Chapter 13 is available to individuals as well as those that are self-employed or operating an unincorporated company.
As with chapter 7, most creditors cannot continue collections attempts. It should also be noted that when choosing chapter 13 bankruptcy, creditors cannot pursue collections from co-debtors.
The Difference Between Chapter 7 and Chapter 13
Many low-income individuals opt to file for chapter 7 because of the fact it is low cost and after doing so, debts are discharged. Even if the person filing isn't considered low-income, it may be a great option for people without co-debtors.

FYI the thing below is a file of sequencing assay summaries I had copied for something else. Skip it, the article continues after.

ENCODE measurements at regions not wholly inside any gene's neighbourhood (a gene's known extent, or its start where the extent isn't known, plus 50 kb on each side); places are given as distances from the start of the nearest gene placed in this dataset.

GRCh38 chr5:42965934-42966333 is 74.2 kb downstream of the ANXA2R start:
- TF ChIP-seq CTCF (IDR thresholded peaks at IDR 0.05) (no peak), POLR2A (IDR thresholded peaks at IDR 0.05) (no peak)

After filing and liquidation of assets, creditors will be paid and most debt is discharged. If you have co-debtors, you may take them into consideration because creditors can and will attempt collections from them.
Chapter 7 is a quick filing with proceedings only taking 3-6 months. This type of bankruptcy also has no limitations on how much or little your debts can be.
Chapter 13 bankruptcy can take a little longer to file and process. Although there are limitations on how much debt is allowed, if you don't exceed this number, keeping your assets is an option.
Another key difference is the fact that a chapter 7 bankruptcy can be on your credit report for up to 10 years. A chapter 13 filing can be listed for as few as 7.
If you are concerned about the effect a bankruptcy will have on your credit, chapter 13 is typically favored. This is because you end up paying back a majority of debts.